Old Wills and probate make incredibly interesting reading when researching families and local places.  Admittedly they will only be found for those of means, but for the more lowly of us, if we know who an ancestor worked for, then they are sometimes named in their employer’s Will as a beneficiary.  The amount of the bequest can also be an indication of the esteem in which a person was held.

Southam has many early Wills, that need to be ‘transcribed’, and when they are, they reveal fascinating details.  These Wills build a picture of a very interesting and vibrant pre-Victorian Southam.

The Tomes have been a Southam family since before 1647 and the English Civil War.  When John Tomes died in 1792, as owner of the Craven Arms (see photograph), and with the high rate of Land Tax he was paying, we can tell that he was one of the town’s most prosperous Gentlemen.

Both of his sons, John and Edward Tomes, went into law and their Wills in the middle 19th century relate to their property and connections around Warwickshire and further afield.  The youngest son Edward, who remained in Southam, followed his father in being one of the town’s most prominent Gentlemen.  A lawyer, banker, chairman of town committees (both social and business) and much more.  He was involved in all of Southam’s big decisions in the early 1800s, such as the Stoneythorpe Dispensary and Infirmary, situated where Warwick House is today.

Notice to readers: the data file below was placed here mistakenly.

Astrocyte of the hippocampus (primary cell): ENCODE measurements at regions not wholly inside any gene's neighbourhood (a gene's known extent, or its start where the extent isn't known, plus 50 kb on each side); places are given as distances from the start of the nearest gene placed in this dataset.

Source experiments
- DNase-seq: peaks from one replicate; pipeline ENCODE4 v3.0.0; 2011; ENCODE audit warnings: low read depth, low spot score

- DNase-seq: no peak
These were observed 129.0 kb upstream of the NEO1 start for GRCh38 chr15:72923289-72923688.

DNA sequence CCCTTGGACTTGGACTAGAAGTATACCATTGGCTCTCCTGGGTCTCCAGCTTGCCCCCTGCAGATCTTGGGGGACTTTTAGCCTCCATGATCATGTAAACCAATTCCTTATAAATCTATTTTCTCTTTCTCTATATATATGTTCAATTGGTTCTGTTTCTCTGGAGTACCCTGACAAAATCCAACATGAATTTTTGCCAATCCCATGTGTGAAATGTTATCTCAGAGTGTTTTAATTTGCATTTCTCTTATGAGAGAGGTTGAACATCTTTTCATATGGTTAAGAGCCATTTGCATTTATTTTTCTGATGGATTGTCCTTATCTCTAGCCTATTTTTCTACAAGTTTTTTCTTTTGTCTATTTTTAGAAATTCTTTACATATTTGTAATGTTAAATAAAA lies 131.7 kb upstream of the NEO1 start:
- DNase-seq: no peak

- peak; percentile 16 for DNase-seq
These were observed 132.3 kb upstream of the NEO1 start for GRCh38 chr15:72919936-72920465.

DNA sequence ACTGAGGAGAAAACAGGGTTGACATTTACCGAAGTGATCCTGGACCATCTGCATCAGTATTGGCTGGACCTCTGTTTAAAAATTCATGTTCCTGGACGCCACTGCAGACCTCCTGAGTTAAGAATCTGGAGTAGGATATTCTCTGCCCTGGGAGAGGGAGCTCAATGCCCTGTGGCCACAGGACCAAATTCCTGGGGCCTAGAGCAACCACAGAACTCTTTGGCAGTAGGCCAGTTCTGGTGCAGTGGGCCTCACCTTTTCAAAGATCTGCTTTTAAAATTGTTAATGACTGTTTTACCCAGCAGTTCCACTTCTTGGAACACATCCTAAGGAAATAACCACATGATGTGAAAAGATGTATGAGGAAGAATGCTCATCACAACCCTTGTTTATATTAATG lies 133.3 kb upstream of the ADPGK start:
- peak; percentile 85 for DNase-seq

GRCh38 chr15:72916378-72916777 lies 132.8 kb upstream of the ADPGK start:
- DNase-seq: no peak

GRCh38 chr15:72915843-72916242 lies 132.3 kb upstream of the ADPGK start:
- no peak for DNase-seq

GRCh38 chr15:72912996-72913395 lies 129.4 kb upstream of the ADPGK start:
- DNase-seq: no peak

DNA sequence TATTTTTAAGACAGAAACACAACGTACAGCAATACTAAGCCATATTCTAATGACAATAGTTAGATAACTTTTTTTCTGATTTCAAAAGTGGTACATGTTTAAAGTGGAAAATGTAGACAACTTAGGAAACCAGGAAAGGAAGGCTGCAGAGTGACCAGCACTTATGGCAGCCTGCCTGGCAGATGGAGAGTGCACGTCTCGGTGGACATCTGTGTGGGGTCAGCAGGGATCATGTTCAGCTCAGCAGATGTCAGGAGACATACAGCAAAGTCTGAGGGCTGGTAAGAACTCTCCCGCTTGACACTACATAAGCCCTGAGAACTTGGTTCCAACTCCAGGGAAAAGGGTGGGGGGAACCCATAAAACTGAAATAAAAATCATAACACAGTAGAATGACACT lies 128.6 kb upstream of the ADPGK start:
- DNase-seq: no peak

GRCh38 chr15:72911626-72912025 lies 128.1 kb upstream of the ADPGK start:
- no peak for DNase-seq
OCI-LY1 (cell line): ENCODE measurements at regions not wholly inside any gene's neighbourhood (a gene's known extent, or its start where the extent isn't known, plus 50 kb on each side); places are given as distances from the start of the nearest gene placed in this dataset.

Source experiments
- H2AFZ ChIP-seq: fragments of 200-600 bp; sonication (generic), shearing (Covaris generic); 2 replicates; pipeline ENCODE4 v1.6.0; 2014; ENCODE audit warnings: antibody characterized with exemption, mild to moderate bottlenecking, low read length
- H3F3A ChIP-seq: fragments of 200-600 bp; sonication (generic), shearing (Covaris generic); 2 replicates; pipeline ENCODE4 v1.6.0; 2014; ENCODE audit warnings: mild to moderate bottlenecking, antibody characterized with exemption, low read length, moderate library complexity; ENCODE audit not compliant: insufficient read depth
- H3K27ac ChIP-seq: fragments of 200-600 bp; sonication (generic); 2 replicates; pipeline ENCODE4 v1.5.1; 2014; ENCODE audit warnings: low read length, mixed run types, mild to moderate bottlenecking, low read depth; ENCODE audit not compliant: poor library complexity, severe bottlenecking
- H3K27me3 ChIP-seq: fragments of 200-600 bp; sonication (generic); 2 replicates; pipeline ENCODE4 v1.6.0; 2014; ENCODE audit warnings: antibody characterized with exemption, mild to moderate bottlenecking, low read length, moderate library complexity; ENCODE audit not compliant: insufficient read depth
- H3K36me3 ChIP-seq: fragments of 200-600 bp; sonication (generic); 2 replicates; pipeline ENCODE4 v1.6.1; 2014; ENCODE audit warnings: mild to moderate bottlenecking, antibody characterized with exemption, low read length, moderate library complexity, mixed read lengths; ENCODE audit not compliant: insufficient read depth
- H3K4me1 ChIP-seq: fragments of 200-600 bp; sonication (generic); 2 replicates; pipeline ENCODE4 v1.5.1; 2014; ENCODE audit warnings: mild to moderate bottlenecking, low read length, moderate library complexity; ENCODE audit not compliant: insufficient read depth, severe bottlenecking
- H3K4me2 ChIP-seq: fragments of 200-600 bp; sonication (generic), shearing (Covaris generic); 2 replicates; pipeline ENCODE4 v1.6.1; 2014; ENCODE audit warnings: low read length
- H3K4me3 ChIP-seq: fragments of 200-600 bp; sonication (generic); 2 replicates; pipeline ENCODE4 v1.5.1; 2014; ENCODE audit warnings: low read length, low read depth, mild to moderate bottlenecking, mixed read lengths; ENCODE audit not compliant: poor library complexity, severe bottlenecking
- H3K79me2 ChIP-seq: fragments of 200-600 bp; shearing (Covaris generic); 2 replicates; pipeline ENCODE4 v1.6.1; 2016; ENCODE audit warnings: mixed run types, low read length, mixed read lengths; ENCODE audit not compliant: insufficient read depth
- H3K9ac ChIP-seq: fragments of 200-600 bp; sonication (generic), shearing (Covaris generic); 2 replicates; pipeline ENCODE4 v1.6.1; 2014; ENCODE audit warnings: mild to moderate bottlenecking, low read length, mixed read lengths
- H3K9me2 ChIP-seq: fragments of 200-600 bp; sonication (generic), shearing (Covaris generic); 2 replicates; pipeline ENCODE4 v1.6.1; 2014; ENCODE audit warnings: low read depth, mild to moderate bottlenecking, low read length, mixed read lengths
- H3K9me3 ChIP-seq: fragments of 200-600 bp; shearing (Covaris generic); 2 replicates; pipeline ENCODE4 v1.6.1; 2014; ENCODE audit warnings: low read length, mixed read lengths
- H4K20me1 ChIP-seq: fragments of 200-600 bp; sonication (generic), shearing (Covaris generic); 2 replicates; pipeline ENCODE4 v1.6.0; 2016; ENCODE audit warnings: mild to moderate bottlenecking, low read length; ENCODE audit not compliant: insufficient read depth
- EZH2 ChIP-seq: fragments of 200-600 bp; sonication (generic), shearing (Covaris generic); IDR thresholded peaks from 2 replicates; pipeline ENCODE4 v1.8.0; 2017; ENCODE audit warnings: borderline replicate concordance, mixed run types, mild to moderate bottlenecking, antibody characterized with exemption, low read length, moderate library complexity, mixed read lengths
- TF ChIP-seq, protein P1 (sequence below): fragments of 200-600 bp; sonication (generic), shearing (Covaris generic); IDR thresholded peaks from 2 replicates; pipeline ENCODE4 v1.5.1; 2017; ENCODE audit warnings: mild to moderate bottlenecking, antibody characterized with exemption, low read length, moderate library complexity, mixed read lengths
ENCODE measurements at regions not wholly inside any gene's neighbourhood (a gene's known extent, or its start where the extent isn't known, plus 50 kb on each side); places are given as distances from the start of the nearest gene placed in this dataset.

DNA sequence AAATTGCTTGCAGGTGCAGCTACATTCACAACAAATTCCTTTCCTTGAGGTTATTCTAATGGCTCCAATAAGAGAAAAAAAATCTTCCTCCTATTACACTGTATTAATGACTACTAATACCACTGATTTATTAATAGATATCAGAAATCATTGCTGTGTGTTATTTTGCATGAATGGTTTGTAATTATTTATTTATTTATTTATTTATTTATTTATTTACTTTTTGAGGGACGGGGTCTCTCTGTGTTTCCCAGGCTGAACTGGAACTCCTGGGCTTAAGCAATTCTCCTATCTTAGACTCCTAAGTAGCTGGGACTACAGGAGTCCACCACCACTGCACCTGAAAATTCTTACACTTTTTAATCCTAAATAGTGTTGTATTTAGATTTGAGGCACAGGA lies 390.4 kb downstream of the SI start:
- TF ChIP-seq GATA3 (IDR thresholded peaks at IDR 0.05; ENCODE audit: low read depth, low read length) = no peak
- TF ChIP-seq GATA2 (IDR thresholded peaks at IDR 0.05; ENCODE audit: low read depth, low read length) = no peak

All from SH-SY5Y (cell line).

Thanks to a translation of his nine-page Will by one of our members, we know that Edward wished to be buried in Southam near to his relations and “mourning rings be given to my dear wife and my dear daughter Mary and her husband Henry Thomas Chamberlayne Of Stoney Thorpe”.  As well as his close relatives, he names many friends in his Will and includes where they live.  Hence, we know his friends included Richard and Anna Burman of Camden Town in Middlesex, a Gentleman, and the Reverend John Banister and his wife Matilda of Alton in Hampshire.  Then there is mention of his “valued friend Edmund Tompkins” who had given him a “piece of plate” which he left in remembrance of his friend to his wife.

Edward mentions three of his servants with; “the sum of fifty pounds to Joseph Soden of Bishops Itchington, Labourer; the sum of nineteen guineas to my Servant Shepherd now in my employment. To Thomas Neale my long and faithful servant the sum of one hundred and fifty pounds.”

The list of land he owned in and around Southam is extremely broad.  Further still, he requested that certain yearly dividends be used to purchase such items as coal for distribution amongst the poor of Southam.  He also owned shares in the canals around Southam as well as canal frontage and wharfs including Cuttle Wharf near Long Itchington, which later became part of one of the major cement works.

If anyone is interested in helping to transcribe an early Southam Will, then do please get in touch with us.

To find out more about your local history, contact Southam Heritage Collection.  We are located in Tithe Place, High Street, opposite Southam Library. Please see our website www.southamheritage.org for details of our exhibitions and current opening times. Contact: 01926 613503 email southamheritage@hotmail.com and find us on Facebook: Southam Heritage Collection.